I’ve only trolled for salmon before. How is this different?
This style of fishing is done right in the Big Manistee River, where clients themselves are casting plugs or cured eggs 100% of the time to various fish-holding spots in the river. Casting accuracy is very important, as the fish tend to hold very tight to cover. Trolling from a charter boat is a very effective way to present lures to King salmon, Coho salmon and steelhead when they are in the open water of Lake Michigan. Here, in a river system, trolling is nearly impossible. In the rivers, casting or backbouncing is much more productive, because lures and cured eggs can be presented in places that trolling simply cannot reach.
What type of gear do we use for this kind of fishing?
The gear that we use is all top-of-the-line equipment. I use Shimano reels spooled with PowerPro braided line. Each reel is matched with a 9 or 9 1/2-foot Lamiglas or G.Loomis rod, built specifically to handle the powerful surges and runs that salmon and steelhead are so well known for. These length rods allow anglers to not only make long casts across the river's current, but also have a soft enough tip to not rip the lures and egg presentations from a fish's mouth. These rods also have the power to steer fish out of or away from the logjams when necessary.
Doesn’t braided line spook the fish?
Surprisingly, the braided line does not typically spook the fish. Salmon and steelhead become very territorial when they enter the river systems to spawn. When we cast plugs to these fish, they become very agitated, and strike out of pure aggression because they perceive the lure as invading their space. These strikes are absolutely ferocious. Only occasionally will a fluorocarbon leader be necessary when casting plugs. It is the lure that draws the attention and aggravates the fish into striking, not the line. For steelhead and many egg presentations, we often downsize the line and employ fluorocarbon leaders. This allows a much more stealthy presentation.
I've heard that people snag salmon with this plug casting technique. True?
Absolutely false! People do snag fish, but not using this technique. Over the years, I have only snagged 2 fish with this technique. While many people may claim that because the lures that we use have treble hooks on them, that we must be snagging fish, but it's actually very difficult to do so. The artificial baits that we use have a long deep-diving bill on them, actually deflecting over cover quite well. This same property that makes the baits deflect cover so well is also the same property that makes it very hard to actually snag salmon. The bill of the lure shields the hooks from snagging on fish. Most of these claims come from individuals who have never tried this casting technique or didn't know how to properly fish this technique. Last year, every single one of the salmon that was boated with me was hooked in the mouth. There are a few snagging techniques that people do use, but Manistee River Guide Service does not use these tactics and discourages their use. Proper fishing techniques and presentation leads to legally hooked fish.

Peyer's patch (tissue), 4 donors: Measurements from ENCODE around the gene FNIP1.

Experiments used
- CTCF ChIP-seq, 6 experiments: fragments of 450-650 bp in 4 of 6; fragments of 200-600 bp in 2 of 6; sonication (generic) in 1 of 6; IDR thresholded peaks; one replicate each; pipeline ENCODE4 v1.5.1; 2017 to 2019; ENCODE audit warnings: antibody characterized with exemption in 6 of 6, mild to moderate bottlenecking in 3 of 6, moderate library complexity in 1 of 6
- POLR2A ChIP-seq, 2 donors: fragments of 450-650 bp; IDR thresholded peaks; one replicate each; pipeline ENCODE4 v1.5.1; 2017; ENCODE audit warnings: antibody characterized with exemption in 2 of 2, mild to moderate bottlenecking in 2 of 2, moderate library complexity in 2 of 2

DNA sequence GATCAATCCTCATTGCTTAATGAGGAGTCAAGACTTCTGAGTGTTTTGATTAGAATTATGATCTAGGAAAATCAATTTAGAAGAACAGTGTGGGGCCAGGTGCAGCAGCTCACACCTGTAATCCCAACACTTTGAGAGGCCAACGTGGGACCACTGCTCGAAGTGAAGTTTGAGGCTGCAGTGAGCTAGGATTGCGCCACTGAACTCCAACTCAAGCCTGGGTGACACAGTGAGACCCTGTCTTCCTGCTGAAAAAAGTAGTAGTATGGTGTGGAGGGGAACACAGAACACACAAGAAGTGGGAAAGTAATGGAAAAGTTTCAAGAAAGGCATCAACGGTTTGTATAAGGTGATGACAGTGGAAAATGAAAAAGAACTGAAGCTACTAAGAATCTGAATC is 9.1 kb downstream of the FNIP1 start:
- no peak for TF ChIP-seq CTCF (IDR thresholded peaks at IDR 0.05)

Can we keep the salmon or steelhead that we catch?
Provided that you have the appropriate license from the Michigan DNR, you are welcome to keep your limit of salmon. These fish are quite large, though, and very often, clients find that only 1 or 2 fish is more than enough for the table and freezer. When practical or possible, I always like to practice CPR-Catch, Photo and Release. This means that even if you boat and keep your limit of salmon, we can certainly continue fishing, using catch and release tactics. I encourage steelhead customers to not keep their fish, as many of these fish are able to successfully spawn.
Are they good to eat if they’re in the rivers?
That depends. Salmon just entering the river systems are usually very bright chrome colored (chromers as we call them). These are the best eating fish from the rivers. Once the salmon enter the river systems, they begin to change physically. Coloration begins to change from chrome to a goldish color, and then to a darker brown. Males develop a large kype, or hook jaw. What does this mean in terms of table fare? The more colored a salmon is, usually the less desirable it is for the dinner table. The flesh becomes a little more washed out in color, and will become mushy. While eating fish that have been in the river systems a long time and become dark in color won't hurt you, it's definitely not as appealing as one that is fresh from Lake Michigan and still chrome colored.
What time of year is best if I’m planning a fishing trip?